Cronyism

Myth of the Day: Income Distribution is Increasingly Inequitable

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One of the most prevalent claims, voiced particularly loudly by progressive groups, is that the United States has become a nation of have’s and have-not’s.  Progressives rely heavily on graphs like the one below to show that the top earners in America have enjoyed greater and greater wealth, while the lower and middle classes have been left behind.  In Tax Myths Debunked, Drs. Fruits and Pozdena take on this misconception directly.


Source: Tax Myths Debunked

In this inflation-adjusted graph, it does seem clear that the highest 40 percent, or two highest quintiles, have grown both to a higher income and at a higher rate than the lower 60 percent, or three quintiles.  Some would see this as proof-positive that the rich are getting richer, while the poor are getting poorer.

Of course, that is not the whole story.  What the quintile graph above cannot tell, is who are in the different income brackets, how strong their purchasing power is, or for how long they stay in those brackets before moving up or down.  Drs. Fruits and Pozdena used U.S. Treasury data to track the movement of taxpayers across the brackets from one year to the next, known as income mobility.


Source: Tax Myths Debunked

What they found was that an individual in the lowest quintile in 1996 had a 58 percent chance of moving up the income scale by 2005.  The chance of moving up quintiles diminishes as the earner’s starting place moves higher, but is still quite high.  Likewise, the chance of losing income, or falling down the brackets is equally high for top earners.  The top 1 percent of earners in 1995 had a 58 percent chance of falling to a lower category by 2005.  Just as there is bountiful opportunity to improve a low income in America, there is stiff competition and abundant opportunities to lose fortunes for the wealthy.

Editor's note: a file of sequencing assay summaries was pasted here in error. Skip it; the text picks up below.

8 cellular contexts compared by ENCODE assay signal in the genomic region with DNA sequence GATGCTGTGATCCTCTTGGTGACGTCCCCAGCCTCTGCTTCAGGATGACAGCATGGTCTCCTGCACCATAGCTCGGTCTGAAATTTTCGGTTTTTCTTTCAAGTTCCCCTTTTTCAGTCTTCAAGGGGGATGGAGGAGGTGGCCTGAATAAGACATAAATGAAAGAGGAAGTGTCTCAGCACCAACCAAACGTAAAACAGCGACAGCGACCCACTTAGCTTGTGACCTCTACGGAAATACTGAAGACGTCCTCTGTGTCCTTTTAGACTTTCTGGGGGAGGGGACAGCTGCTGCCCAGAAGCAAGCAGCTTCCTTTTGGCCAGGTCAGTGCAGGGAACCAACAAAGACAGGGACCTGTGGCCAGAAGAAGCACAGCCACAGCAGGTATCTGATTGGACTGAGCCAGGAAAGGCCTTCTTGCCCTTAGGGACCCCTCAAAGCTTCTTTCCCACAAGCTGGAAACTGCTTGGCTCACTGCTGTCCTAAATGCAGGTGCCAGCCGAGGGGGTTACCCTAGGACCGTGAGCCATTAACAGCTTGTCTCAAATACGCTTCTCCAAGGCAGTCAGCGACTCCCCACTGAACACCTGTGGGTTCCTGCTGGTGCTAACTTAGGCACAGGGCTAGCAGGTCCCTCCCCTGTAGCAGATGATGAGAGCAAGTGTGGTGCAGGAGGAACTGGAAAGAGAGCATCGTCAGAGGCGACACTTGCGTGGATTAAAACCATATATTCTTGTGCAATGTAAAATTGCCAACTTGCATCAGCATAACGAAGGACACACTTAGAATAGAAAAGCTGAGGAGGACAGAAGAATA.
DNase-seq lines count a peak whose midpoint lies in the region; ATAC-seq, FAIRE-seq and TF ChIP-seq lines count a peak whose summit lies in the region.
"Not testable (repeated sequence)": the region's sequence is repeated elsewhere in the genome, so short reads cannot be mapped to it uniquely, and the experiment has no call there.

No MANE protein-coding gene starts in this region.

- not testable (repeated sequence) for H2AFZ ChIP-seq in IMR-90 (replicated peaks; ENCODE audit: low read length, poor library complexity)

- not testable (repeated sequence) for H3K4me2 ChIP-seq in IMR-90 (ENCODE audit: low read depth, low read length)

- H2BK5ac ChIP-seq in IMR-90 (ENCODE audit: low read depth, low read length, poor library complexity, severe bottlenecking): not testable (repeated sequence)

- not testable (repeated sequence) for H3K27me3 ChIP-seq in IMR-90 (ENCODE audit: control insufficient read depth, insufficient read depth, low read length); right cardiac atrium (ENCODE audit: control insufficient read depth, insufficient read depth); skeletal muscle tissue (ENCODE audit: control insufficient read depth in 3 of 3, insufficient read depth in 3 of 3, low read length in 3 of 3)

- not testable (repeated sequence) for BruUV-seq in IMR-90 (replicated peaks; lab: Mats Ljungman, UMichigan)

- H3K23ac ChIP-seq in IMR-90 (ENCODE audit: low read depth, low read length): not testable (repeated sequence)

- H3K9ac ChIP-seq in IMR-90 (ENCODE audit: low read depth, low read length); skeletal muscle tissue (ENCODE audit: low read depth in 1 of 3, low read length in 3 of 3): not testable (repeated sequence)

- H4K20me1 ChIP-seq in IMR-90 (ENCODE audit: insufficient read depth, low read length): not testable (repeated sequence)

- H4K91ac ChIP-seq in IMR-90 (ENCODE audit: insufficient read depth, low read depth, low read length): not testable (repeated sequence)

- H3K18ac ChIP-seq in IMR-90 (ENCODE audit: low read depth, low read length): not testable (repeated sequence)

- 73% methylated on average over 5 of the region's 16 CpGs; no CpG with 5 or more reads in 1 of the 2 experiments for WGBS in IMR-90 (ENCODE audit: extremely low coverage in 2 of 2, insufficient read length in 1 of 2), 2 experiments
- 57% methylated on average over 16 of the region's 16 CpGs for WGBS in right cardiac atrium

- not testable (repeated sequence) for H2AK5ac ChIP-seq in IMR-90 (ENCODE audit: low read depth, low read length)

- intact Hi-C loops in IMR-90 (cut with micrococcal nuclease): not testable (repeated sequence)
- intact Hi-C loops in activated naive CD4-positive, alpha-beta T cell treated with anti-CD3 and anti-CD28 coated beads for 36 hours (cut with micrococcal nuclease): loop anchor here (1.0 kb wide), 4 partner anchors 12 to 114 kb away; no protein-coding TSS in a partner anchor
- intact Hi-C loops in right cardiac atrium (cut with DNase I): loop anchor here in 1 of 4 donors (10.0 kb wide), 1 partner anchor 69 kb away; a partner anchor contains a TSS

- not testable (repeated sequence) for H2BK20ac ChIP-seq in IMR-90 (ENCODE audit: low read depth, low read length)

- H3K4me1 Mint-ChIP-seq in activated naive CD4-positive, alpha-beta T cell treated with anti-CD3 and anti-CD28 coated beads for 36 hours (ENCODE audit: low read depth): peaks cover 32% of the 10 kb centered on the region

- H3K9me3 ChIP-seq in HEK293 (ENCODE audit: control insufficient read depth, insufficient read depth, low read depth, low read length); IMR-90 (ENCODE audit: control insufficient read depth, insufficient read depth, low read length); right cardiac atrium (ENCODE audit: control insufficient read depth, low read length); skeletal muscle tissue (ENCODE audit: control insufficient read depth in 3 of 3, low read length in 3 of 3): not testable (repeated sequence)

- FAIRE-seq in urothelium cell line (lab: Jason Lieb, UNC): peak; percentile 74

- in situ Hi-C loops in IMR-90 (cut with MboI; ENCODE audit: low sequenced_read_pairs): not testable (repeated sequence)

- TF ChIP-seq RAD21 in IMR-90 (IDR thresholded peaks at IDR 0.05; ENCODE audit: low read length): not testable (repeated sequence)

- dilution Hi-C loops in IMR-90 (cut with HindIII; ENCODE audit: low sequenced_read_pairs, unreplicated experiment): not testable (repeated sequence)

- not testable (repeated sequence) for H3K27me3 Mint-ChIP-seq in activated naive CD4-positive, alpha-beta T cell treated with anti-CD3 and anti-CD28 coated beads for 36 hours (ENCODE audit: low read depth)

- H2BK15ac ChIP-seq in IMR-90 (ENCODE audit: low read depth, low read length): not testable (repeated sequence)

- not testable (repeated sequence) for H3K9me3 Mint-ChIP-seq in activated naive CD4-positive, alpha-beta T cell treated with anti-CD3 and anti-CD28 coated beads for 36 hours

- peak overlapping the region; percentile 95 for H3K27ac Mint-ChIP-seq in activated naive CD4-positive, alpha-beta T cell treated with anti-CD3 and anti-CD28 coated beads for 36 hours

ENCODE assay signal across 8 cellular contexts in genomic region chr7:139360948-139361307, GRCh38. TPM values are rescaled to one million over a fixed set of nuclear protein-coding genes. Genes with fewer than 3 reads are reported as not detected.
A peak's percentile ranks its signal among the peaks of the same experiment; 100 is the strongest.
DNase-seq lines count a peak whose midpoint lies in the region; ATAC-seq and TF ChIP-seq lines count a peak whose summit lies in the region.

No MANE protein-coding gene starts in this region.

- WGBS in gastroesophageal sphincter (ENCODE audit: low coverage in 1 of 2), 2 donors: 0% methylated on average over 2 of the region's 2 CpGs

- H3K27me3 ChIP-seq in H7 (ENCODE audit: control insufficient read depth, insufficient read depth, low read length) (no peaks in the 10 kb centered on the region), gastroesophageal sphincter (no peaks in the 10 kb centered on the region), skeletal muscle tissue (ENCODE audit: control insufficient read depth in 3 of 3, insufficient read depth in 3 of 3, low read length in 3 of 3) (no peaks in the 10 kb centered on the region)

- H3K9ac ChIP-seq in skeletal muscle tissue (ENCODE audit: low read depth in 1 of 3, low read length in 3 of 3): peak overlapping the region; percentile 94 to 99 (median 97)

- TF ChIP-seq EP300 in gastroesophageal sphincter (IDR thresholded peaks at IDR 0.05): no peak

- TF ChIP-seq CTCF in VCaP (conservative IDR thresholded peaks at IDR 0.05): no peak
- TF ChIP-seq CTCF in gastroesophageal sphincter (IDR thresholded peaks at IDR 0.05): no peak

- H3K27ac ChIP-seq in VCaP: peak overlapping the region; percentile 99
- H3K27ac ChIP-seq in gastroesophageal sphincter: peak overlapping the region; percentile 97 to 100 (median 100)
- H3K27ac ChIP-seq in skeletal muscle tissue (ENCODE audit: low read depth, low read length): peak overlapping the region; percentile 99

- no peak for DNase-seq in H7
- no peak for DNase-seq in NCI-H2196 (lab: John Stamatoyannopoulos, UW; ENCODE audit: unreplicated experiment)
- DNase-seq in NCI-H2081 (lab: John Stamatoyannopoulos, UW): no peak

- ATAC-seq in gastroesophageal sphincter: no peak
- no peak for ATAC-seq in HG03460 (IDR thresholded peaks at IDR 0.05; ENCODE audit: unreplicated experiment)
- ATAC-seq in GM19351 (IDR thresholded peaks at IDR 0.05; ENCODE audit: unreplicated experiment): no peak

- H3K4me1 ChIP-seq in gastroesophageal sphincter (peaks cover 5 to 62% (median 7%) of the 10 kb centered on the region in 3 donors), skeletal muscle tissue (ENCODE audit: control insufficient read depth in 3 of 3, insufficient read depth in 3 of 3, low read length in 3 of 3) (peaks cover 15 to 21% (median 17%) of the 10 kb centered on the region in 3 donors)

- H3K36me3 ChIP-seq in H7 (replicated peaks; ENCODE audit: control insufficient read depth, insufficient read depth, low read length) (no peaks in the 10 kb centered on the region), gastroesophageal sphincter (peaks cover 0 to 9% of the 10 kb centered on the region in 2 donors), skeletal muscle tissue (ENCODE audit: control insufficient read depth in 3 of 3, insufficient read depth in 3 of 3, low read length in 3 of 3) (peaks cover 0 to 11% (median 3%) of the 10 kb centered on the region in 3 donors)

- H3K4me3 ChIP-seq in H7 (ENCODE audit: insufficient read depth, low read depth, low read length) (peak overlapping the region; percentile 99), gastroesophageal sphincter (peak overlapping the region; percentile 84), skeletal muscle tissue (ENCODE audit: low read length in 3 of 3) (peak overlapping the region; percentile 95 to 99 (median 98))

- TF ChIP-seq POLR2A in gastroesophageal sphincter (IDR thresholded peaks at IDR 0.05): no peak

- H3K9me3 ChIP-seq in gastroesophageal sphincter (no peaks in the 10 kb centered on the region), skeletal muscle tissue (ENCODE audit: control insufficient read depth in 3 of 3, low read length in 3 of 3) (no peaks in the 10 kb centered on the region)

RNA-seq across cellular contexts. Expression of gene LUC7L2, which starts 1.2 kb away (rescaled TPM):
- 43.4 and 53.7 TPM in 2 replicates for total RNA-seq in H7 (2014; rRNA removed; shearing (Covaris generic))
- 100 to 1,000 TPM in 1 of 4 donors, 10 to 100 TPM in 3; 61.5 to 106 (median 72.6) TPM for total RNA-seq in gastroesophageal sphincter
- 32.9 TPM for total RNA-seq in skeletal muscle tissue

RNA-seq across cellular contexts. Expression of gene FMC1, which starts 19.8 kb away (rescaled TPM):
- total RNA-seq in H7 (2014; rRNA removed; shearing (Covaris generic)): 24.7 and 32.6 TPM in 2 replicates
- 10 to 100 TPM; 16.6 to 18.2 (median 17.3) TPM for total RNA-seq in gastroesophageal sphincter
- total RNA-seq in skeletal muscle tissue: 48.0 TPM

When progressive advocates talk about the stagnation of income in the United States, they sweep under the rug a fundamental fact about our economy: the American Dream.  Individuals in America enjoy robust economic opportunities and economic mobility is strong.  The American dream is an equality of opportunity, not necessarily an equality of income at every point in life.  Americans who are right now struggling with low income are not bound to their place.  They can know that opportunity in America is rewarded, and that they can make a better life for themselves.  That is a powerfully optimistic message.

To read more about the relationship between tax policy, stimulus spending, and their effects on an economy during a recession, check out Tax Myths Debunked. Co-authors Dr. Pozdena and Dr. Fruits use overwhelming evidence to confirm that the path to prosperity is in free-market, pro-growth policies. The report is available for free download at www.alec.org/tax-myths-debunked.


In Depth: Cronyism

Cronyism in tax policy stifles innovation, hinders competition and introduces a deep temptation for corruption. The 2014 ALEC Center for State Fiscal Reform study, The Unseen Costs of Tax Cronyism: Favoritism and Foregone Growth, found that in the most recent year in which states published their respective tax expenditure …

+ Cronyism In Depth